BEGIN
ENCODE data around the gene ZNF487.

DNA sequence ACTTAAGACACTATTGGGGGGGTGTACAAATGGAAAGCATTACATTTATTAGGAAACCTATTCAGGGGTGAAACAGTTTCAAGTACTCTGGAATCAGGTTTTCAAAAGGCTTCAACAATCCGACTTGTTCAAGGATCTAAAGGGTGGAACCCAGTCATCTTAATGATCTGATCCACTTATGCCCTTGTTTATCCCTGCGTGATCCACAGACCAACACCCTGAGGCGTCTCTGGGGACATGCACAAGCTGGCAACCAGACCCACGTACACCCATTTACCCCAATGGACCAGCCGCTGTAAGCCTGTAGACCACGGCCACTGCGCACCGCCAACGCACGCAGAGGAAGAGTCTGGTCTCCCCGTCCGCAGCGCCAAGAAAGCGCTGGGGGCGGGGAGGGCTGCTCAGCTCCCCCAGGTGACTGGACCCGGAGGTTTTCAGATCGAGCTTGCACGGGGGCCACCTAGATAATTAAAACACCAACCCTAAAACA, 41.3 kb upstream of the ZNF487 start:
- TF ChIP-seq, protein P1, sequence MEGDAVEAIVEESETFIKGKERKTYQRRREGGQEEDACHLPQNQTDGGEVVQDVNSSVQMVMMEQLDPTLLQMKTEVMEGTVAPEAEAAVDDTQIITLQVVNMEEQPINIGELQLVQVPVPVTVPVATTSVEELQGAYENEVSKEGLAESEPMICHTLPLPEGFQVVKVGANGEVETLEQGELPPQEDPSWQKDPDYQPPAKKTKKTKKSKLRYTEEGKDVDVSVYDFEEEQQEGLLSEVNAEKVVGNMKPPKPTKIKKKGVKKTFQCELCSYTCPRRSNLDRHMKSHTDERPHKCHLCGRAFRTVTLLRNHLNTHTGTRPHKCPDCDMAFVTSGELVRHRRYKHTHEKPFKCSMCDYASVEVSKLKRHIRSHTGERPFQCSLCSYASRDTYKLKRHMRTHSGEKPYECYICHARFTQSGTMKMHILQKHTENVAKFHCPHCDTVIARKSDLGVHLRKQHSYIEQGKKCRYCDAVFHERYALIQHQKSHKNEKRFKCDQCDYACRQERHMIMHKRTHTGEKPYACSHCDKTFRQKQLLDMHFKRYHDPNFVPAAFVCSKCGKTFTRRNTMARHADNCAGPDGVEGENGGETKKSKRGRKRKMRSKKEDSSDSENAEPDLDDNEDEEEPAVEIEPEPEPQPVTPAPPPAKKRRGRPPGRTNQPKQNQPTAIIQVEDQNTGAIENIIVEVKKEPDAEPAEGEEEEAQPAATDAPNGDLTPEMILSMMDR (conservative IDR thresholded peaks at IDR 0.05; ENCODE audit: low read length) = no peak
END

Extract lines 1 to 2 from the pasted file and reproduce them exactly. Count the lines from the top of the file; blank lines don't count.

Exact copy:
ENCODE data around the gene ZNF487.

DNA sequence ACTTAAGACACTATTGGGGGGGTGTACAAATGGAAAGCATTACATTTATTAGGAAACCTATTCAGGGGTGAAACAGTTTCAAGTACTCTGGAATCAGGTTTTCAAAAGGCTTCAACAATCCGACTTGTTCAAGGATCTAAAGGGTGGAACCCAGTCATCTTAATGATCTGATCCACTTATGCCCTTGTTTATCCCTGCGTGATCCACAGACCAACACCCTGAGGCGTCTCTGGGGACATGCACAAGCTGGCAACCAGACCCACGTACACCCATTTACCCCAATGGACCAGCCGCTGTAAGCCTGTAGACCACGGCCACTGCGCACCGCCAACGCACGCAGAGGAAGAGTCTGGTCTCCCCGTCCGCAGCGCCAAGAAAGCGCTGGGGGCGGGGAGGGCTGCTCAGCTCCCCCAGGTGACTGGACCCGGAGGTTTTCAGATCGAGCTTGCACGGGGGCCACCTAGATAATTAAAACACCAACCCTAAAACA, 41.3 kb upstream of the ZNF487 start: